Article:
Furthermore, members of this generation report that their stress negatively affects others, citing relationships as a top stressor. In addition, 81 percent cite work or workload and money and housing costs as an extreme source of stress.

"It's not surprising that so many people in that age group are experiencing stress," says Dr. Andrea M. Delligatti, President of the Pennsylvania Psychological Association. "The worry of your parents' health, and your children's well-being as well as the financial concern of putting kids through college and saving for your own retirement is a lot to handle. The key is recognizing your stress and implementing healthy behaviors to address it."

The Pennsylvania Psychological Association offers the following tips for parents:

Understand how you experience stress. Everyone experiences stress differently. How do you know when you are stressed? How are your thoughts or behaviors different from times when you feel calm?

Identify your sources of stress. What events or situations trigger stressful feelings? Are they related to your children, family health, financial decisions, work, relationships or something else?

Recognize how you deal with stress. Determine if you are using unhealthy behaviors (such as smoking, drinking alcohol and over/under eating) to cope. Is this a routine behavior or is it specific to certain events or situations? Do you make unhealthy choices when you feel rushed and overwhelmed?

Take care of yourself. Eat right, get enough sleep, drink plenty of water and engage in regular physical activity. Ensure you have a healthy mind and body through activities like yoga, walking, working out at the gym or playing sports. No matter how hectic life gets, you need to take care of yourself -- which includes making time for yourself -- so you have the mental and physical energy to care for your parents and children.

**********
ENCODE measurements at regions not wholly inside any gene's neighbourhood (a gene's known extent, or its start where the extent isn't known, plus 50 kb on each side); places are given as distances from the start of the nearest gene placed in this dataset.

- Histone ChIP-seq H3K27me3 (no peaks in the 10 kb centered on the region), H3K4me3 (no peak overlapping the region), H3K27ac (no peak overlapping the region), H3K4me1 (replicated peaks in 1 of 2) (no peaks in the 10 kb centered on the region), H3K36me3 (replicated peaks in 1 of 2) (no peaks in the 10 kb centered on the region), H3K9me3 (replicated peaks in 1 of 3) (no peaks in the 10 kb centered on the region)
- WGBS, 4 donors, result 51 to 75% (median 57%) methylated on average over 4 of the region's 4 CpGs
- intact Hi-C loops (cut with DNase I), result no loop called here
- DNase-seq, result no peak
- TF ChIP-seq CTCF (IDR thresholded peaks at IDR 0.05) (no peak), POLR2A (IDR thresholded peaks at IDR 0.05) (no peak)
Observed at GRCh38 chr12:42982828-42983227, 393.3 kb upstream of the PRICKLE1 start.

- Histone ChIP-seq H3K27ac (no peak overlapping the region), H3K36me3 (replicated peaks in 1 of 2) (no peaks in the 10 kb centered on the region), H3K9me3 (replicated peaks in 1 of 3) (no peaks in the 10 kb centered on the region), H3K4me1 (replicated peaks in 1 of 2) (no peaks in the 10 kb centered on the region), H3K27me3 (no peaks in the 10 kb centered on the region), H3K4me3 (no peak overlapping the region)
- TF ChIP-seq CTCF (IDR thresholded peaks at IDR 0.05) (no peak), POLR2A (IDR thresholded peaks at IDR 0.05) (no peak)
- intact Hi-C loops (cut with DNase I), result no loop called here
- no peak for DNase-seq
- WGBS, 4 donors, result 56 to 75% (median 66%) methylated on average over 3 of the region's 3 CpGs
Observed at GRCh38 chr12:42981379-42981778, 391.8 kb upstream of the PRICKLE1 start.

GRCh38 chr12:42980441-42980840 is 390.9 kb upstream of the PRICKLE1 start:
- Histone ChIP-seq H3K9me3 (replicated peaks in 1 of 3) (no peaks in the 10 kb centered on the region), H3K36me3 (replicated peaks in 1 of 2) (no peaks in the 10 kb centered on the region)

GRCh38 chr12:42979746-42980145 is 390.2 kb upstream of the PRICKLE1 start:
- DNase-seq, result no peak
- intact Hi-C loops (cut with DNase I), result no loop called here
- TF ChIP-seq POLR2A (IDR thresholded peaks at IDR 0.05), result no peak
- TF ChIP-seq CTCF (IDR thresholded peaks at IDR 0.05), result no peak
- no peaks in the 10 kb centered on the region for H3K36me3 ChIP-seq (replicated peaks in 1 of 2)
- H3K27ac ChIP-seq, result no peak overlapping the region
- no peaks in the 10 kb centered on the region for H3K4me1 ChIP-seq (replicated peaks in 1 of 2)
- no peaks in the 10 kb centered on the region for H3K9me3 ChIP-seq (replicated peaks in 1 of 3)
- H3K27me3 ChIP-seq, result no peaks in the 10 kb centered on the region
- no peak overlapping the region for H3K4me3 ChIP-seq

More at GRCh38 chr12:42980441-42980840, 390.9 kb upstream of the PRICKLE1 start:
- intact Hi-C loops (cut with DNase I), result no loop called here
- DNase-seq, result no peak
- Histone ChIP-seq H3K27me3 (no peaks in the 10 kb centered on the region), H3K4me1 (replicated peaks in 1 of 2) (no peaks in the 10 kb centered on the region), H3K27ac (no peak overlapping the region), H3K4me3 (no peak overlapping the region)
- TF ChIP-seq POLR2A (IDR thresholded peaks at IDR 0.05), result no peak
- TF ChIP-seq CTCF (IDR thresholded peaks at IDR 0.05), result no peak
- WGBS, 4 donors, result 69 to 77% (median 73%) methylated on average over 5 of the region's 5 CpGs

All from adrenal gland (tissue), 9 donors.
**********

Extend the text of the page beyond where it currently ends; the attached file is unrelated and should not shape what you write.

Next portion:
Find healthy ways to manage stress. Consider healthy, stress-reducing activities -- taking a short walk, exercising or talking things out with friends or family. Keep in mind that unhealthy behaviors develop over time and can be difficult to change. Don't take on too much at once.

Focus on changing one behavior at a time. Reach out for support. Accepting help from supportive friends and family can improve your ability to manage stress. If you feel overwhelmed by stress to the point where you cannot perform your daily activities, you may want to talk to a psychologist who can help you better manage stress and change unhealthy behaviors.

Learn your own stress signals. People experience stress in different ways. When you are feeling stressed, you may have a hard time concentrating or making decisions, feel angry, irritable or out of control or experience headaches, muscle tension or a lack of energy. Gauge your stress signals.